In another 300 feet, the hiker reaches the stone formation for which this trail is named.  A single large boulder spans the entire creek, causing water to back up into a pool several feet deep behind the rock.  Water spills over a couple of low areas creating a nice 4-foot waterfall.  During times of low water and dry rock, you can walk across the creek on the dam and avoid getting your feet wet.  If the rocks are damp or covered in water, they will be slippery, and such a crossing should not be attempted.  In this case, your best bet is to cross below the dam, wading through about 6 inches of water.  A picnic table on the other side begs you to rest and dry your feet.
            Some wild trails lead up and down Bohler Creek, but the Rock Dam Trail continues between the dam and picnic table and heads away from the creek; watch for the blue blazes.  After staying in the creek’s floodplain for about 400 feet, you reach a double blaze where the trail turns right to head up a ravine.  Double blazes (two identical blazes on a single tree) are used to mark turns that would be otherwise easy to miss, and watching for them can save you unexpected detours.
            This section of the trail leads up the floor of a very steep and narrow ravine.  At several points you could reach out your arms and simultaneously touch both dirt walls of the ravine, which tower 10-15 feet high.  The floor of the ravine might turn into a stream during times of high water, so watch your step.  This unique section of trail breaks up the monotony of a simple forested trail.
Hiking on an old road
            After 300 feet in the ravine, the trail climbs steeply to leave the ravine, then continues to climb more gently.  At 4.6 miles, the trail joins what appears to be an old driveway; thick groves of pines line either side.  In another 400 feet, the trail turns right to begin following an old road gradually downhill.  Watch for the double blaze to mark this turn.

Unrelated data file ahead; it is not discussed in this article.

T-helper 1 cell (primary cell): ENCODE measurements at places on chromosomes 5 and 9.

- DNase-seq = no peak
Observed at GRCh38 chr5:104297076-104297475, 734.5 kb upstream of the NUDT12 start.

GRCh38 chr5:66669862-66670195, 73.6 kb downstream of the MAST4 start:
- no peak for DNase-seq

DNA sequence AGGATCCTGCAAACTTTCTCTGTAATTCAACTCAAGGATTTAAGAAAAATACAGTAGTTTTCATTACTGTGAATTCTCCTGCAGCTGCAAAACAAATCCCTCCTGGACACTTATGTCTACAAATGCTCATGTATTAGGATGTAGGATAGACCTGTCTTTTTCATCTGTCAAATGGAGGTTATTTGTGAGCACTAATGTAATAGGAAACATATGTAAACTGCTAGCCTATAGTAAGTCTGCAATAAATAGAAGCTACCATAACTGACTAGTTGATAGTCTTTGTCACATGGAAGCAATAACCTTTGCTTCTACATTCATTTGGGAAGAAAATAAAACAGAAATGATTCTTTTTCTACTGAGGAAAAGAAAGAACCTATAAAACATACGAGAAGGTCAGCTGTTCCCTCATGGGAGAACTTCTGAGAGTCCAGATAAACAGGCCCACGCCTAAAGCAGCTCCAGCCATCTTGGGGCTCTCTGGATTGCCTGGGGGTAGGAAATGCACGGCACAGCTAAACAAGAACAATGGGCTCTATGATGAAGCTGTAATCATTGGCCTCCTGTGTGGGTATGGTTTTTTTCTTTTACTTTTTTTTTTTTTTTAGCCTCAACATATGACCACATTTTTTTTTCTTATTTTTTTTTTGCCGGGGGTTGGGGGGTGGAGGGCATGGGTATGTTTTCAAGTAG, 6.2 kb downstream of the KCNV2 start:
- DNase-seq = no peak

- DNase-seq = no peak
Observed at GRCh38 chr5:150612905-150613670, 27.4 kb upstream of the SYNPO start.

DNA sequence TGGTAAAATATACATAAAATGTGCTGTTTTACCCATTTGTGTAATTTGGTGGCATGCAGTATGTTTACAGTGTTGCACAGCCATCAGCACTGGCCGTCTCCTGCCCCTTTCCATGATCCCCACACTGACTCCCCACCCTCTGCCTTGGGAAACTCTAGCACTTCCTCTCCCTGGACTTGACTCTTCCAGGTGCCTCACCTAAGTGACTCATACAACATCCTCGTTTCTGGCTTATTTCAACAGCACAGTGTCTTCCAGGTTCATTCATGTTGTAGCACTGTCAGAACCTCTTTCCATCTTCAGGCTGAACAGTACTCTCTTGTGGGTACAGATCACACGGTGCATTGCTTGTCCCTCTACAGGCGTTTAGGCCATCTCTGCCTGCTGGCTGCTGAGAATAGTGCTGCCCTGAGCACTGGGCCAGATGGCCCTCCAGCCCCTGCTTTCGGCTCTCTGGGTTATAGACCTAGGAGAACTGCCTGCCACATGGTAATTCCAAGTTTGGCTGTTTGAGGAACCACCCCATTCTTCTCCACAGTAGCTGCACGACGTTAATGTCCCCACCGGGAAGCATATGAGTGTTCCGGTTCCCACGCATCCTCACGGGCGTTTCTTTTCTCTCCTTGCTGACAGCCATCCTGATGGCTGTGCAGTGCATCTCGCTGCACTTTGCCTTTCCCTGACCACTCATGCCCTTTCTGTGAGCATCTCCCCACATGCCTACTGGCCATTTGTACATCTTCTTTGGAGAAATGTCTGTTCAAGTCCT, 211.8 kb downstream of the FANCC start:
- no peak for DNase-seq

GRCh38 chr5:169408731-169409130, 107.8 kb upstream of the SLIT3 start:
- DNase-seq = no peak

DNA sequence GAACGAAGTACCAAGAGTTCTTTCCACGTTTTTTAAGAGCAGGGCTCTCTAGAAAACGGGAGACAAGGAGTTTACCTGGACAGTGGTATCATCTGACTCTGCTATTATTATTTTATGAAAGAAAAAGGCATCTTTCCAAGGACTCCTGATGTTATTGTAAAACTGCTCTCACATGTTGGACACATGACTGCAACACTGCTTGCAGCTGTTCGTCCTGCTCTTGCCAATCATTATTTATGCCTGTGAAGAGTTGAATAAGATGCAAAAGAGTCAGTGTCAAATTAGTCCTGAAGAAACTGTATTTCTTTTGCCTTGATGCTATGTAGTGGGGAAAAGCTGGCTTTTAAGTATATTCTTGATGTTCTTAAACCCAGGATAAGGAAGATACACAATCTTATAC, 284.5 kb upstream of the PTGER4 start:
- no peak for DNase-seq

The trail follows the wide two-track dirt road for about 500 feet before arriving at the upper terminus of the Return Loop Trail.  Continuing straight on the Return Loop Trail would return you to the outward portion of the loop, hence the name.  To “return” to the trailhead, turn left and continue along the blue-blazed Rock Dam Trail.  A stand of the mistletoe oaks mentioned in the introduction grow in this area.
            The trail heads gently downhill through predominately pine forest.  At 4.8 miles, a short 20-foot section of trail leads directly across a granite outcrop.  Although surrounded by forest, this section of trail is similar to that found at Stone Mountain and could become slippery when wet.
Hiking on bare granite
            At 5.2 miles, the trail comes to the final creek crossing.  Unfortunately, this one could also be the most difficult.  If you cross where the blazes “cross,” the water is around a foot deep during normal water levels, but if you go upstream about 30 feet, the water is shallower, and upon my visit, a log could be used to keep your feet almost completely dry.
            Across the creek, only a short distance remains to reach the Cliatt Creek Trail, the end of the Rock Dam Trail.  For the shortest route back to the trailhead, turn left on the Cliatt Creek Trail.  The trail tackles the hill directly and climbs moderately away from the creek.  As you climb, the trees become smaller and understory more dense.  At 5.8 miles, the trail crosses the park entrance road just inside the park gate.  The last 0.1 mile of trail leads through a small corner of forest pinched between the park roads and the park boundary.  After curving to the right, the trail comes out at an information board across the park road from the nature center, thus completing the hike.